Introspective. Dedicated. Fiercely Determined. That’s Saili Oak, a young, talented vocalist from the Jaipur gharana. We had a series of free-wheeling conversations with her about her Guru Ashwini Bhide-Deshpande, and her journey of self-discovery through music.
How did your interest in music come about?
I come from a family of accountants, so my exposure to classical music was minimal. I was about three when my uncle bought me a keyboard, that I played incessantly. Later, I learnt to play the harmonium. Along the way, I discovered that I enjoyed singing, so after 10th grade, my aunt, who was Ashwini Bhide-Deshpande’s neighbor, set up an introduction. After that, there was no looking back.
Do you remember that first meeting with Ashwini Tai?
Yes! I sang Raga Yaman, after which she agreed to take me on for a trial period of 5–6 months. By then, I had listened to her recordings. I was spellbound and determined to learn from her.
I was diligent in my practice, and went back to her with questions, which she thought was very resourceful. Within the first few months, she accepted me as her student.
Did you learn from Manik Tai (Ashwini Tai’s mother)?
In the early formative years, Manik Tai taught me when Ashwini Tai was traveling, for consistency. Manik Tai was a perfectionist with infinite patience. The bandish had to be reproduced exactly the way she sang it, note for note. Manik Tai’s stress on perfect reproducibility was her way of preserving the essence of the gharana, which makes sense, considering that Indian music is an oral tradition.
Could you tell us more about the learning process?
I began by learning small pieces in Kedar, Durga. Over a period of time, I was trained enough to be able to make my own taans and alap. My first classical music competition was at Sharada Sangeet Vidyalaya, about 3 months after I started learning from Ashwini Tai.
It was a while before we started vilambit khyal. It gave me a lot of pleasure to revisit ragas that I had learnt earlier. For example, in Bhoop I had learnt “Sakhi Madhura Madhura” but when I started learning “Prathama Sura Sadhe” which was heavily influenced by Kishori Tai, I was overwhelmed, because it was so beautiful, I thought I’d never be able to sing it. I started to doubt myself. But I fell in love with it and that made me determined to learn it.
How did you balance school and riyaz?
Unlike others, I did not come from a family of musicians, so I had to go the extra mile with music in order to do my riyaz properly. I made a deliberate choice to enroll in finance so I could rely on my parents’ support for academics. It was tough to juggle examinations and music events, but I had the drive to make it work. When you love something, you’ll find time for it.
I remember you accompanied Ashwini Tai at a concert in the Bay Area in April 2015. She sang a Tansen bandish in Jaijaiwanti and you were completing her phrases.
That comes after a very long time. Now, I can relate to her thought process. The first time I accompanied Ashwini Tai was about 4–5 months after I started with her, during Diwali. This was a big moment for me. I began by repeating after her, gradually started to sing complementary phrases, and eventually, when she felt I had a grip on the raga, she said “ “Let us sing this raga together”.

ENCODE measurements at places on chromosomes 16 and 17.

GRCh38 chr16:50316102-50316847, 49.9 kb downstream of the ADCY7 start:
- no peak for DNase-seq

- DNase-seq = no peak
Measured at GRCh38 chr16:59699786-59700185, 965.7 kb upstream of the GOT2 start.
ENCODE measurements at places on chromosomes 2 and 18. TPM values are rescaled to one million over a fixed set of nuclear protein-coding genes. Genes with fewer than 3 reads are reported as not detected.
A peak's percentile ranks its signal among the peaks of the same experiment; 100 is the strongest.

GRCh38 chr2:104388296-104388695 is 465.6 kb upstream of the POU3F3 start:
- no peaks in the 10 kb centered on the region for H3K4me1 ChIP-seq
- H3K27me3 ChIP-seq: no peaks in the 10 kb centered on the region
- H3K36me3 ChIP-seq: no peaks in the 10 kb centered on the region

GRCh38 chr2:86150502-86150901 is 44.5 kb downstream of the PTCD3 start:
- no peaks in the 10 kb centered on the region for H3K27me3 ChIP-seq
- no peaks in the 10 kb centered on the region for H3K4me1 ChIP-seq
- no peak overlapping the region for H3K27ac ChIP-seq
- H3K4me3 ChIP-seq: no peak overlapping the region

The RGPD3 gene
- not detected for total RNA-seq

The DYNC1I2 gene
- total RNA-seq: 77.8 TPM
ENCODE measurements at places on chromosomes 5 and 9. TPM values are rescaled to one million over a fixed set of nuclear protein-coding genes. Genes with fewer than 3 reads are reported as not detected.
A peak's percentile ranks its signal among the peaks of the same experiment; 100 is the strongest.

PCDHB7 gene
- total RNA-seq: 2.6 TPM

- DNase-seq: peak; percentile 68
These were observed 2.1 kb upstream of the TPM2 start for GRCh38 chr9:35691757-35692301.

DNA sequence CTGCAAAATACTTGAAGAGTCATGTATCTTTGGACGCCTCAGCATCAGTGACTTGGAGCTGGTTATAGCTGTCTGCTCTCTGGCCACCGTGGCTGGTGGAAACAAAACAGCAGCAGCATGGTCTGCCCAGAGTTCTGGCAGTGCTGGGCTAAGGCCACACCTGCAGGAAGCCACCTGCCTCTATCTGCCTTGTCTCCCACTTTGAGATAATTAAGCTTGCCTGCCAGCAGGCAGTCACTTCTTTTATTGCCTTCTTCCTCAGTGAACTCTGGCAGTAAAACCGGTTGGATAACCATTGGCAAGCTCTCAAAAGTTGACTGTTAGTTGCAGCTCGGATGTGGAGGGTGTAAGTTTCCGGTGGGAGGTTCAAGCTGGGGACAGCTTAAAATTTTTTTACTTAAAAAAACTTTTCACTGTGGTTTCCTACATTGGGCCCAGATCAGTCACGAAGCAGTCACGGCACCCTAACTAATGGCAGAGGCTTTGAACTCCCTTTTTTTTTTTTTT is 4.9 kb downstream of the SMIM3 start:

Do you feel that your expertise on the harmonium helped you with improvisation?
Playing the harmonium helped me with notation. The disadvantage was that initially I was dependent on the harmonium, and if I could not visualize the notes, I could not sing it, especially with harkats in thumris, for example. It took me a while to solely rely on my ear.
Some of Ashwini Tai’s compositions are set to intimidating taals like Matta Taal(9 beats), Neel Taal (7.5 beats). Given her academic background (she has a doctorate in biochemistry), I have wondered if she has an analytical approach to composing.
Ashwini Tai taught us to never think of taal as a number. Matta taal is not the number 9, it is a mould you have to fit into. There is a learning curve initially, you can’t place yourself in the taal. Ashwini Tai’s taal-mala had a big double-sided tape to mask the numbers! When the visual aid is gone, you are forced to rely on your ear.
There is a static element to singing with the taal-mala which is very different from the fluid rhythm of a tabla. So, practicing with the tabla is essential. Vishwanath Kaka was always glad to patiently explain the intricacies to us.
Were there any ragas that brought you and your guru closer together?
I loved learning Tilak Kamod from her. It’s very intriguing and I don’t think I have been able to do it proper justice yet. I also remember once we started singing Yaman, and for 45 minutes we sang this one line “Neha kaise laga ho mora”. Usually she was far more liberal, but that day, she was Manik Tai personified, she wanted me to reproduce it exactly. I don’t remember all the notes and corrections, but that practice stands out in my memory.
It’s been 15 years, and I’m still realizing the depths of what she was trying to teach me. Some of those insights hit me years later, like a seed that sprouts when the conditions are right.
Can you share some of those insights?
For example, she would say, “Saili, don’t waste your notes”, and I’d respond, “Isn’t it beautiful when you use so many notes?” After all these years, I’m coming to appreciate the value of restraint. If I can convey the same thing in 3 notes, why do I need such long phrases?
My voice was very supple, and she had to rein in my over-swift taans. It took many years to get a grasp on Meend. She’d encourage me to be patient and say, “My hair hasn’t gone gray for nothing!” Recently, I have come to enjoy alap over singing a lot of taans. Fast is flashy, but not effective. I enjoy alap more than ever and I used be the exact opposite.
From her, I learned that it’s not just the taan that lingers after a mehfil, it’s the alap that connects your music to the listener’s soul. Speedy taans, amazing breath control, dynamic range are weapons at the artist’s disposal. One should rather use these to ultimately create an effect, rather than showing them off. Weaponry is needed but you should use it wisely, choose it well.
“Getting to know a Raga is like getting to know a person”
Do you have any favorite ragas?
I think this has a lot to do with the artist’s personality. Given my love for simplicity,I tend to prefer ragas like Bhoop, Yaman & Bageshri, rather than jod-ragas (combined ragas). I have a marked preference for the “Komal Nishad“ ragas — everything from Bhimpalas until about Kanada. I learnt Mogu Bai’s Nayaki Kannada, “Mero Piya”, but I never spent enough time with it, to make it my own.